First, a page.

For more than a decade now, you could say that the BYU Center for Animation has “owned” the animation category at the College Television Awards, commonly called the “student Emmys.”
On April 23, 2014, the tradition continued with BYU winning its 15th and 16th student Emmys in 11 years. Fittingly, this year’s big winner is titled “Owned.”
“Owned” took the first place award in animation and “Chasm” earned the first place award in music composition. For Richard Williams, who composed the score for “Chasm,” he’s done some owning himself. It’s his second student Emmy personally.
“Owned” is a comedic animated short. The brainchild of co-director Wesley Tippetts, it documents the experience of a pompous, disheveled video game champion, Jeff, who is brought to his knees in an online gaming experience against an unknown opponent. The opponent ends up being a baby, Abby. A twist near the end of the short results in a life-changing experience for the gamer.
Tippets said he’s proud of how the short turned out, how the team worked together and the BYU animation program as a whole. The students have a sense of responsibility to continue the award-winning tradition.
“The year [of students] that’s coming up, they’re probably going to be looking at our film and looking at what worked and what didn’t work, and the program is just going to continue to get better and better,” Tippetts said.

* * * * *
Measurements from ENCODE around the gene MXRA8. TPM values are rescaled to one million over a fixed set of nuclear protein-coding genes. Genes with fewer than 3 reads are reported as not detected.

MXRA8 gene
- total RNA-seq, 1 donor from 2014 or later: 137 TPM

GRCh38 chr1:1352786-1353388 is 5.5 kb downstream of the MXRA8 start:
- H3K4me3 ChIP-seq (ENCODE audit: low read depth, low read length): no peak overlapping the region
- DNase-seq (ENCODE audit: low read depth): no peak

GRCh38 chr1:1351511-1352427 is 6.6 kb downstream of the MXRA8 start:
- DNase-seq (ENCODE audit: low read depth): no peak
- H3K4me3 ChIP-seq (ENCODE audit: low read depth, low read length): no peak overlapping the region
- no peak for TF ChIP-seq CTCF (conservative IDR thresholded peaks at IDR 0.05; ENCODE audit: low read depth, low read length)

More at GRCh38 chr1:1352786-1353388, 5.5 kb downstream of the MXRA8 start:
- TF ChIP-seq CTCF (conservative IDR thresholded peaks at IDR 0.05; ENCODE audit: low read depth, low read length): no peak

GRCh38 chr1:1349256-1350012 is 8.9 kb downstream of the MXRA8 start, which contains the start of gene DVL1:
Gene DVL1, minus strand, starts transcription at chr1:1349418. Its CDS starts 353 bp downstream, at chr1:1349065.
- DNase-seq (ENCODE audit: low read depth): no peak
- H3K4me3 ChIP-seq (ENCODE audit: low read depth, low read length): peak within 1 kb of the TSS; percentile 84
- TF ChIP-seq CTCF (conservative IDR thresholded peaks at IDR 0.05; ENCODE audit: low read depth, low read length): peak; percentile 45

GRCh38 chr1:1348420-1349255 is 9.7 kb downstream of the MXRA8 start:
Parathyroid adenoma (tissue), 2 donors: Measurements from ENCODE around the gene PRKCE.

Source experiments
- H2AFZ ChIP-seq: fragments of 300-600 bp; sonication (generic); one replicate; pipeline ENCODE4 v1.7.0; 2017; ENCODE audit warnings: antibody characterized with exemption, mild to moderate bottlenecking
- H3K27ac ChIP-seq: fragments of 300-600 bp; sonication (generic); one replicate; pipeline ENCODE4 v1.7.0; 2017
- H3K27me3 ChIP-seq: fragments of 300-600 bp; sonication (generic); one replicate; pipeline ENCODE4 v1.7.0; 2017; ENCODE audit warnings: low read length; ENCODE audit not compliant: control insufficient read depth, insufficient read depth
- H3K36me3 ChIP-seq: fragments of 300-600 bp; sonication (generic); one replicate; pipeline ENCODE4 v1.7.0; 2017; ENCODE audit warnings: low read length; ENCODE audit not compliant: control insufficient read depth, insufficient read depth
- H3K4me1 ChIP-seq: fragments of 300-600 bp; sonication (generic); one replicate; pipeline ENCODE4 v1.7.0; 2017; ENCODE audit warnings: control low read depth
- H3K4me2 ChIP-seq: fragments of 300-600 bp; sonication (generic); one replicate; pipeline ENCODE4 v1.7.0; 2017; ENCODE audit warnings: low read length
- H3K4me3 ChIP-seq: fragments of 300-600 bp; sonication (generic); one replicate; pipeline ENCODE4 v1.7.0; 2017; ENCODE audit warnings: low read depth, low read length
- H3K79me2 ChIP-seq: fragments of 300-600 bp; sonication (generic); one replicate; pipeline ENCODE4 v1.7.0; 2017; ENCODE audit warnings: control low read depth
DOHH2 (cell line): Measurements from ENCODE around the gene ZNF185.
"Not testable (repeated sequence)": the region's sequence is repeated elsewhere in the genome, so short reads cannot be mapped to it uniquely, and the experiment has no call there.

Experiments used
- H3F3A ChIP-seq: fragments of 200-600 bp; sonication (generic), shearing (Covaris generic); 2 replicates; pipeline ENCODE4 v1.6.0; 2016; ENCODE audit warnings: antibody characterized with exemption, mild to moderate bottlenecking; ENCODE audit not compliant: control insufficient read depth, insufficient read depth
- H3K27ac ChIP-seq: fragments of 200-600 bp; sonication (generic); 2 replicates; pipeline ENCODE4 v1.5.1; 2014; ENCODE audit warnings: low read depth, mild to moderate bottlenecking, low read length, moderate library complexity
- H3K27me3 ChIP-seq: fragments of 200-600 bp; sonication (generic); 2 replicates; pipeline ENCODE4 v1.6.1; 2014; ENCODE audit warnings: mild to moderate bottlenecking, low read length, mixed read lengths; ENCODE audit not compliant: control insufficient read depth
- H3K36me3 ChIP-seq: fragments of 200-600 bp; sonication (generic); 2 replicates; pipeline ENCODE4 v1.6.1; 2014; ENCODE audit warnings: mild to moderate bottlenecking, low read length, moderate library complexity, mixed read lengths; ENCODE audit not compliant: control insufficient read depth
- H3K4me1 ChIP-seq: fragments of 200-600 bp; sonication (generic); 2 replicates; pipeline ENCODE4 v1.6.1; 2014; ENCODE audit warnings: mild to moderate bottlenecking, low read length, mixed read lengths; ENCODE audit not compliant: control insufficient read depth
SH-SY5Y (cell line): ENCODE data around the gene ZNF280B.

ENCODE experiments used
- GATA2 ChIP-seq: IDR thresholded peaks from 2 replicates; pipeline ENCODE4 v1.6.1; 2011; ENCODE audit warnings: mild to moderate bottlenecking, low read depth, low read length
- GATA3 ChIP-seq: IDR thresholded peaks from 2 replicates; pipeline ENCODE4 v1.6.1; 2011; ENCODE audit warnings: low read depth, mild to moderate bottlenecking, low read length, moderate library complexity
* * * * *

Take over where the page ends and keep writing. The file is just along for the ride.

For the rest of the story on the student Emmys, visit BYU News.
For more on the student Emmy awards, visit Deseret News, KSL, and the Salt Lake Tribune.
“Owned” also recently won first place at the Student Academy Awards, earning a gold medal.
BYU animators Daniel Clark and Wesley Tippets led their team to yet another award on Saturday, June 7, for their animation project.
The Academy of Motion Picture Arts and Sciences presented a Student Oscar to the BYU animation team for their work on “Owned.” The animation was one of three to receive a Student Academy Award, but BYU animators scored first in their category, receiving a gold medal.
Students that worked on 15 different projects under the categories of “alternative, animation, documentary, narrative and foreign film” attended the awards ceremony at The Directors Guild of America Theater Complex in West Hollywood.
Other Oscar winners in the animation category include silver medalist, Teng Cheng for his work on “Higher Sky,” and bronze medalist Hayley Foster for her work on “Yamashita.”
Forty-nine students from different universities were nominated for Student Academy Awards on May 2 and the winners of the awards were announced May 15, 2014, but the medal placement was not announced until June 7.
Read more about the 2014 Student Academy Awards at Digital Universe,
For more information about the awards, visit The Oscars, and Animation Magazine.
—BYU News, The Digital Universe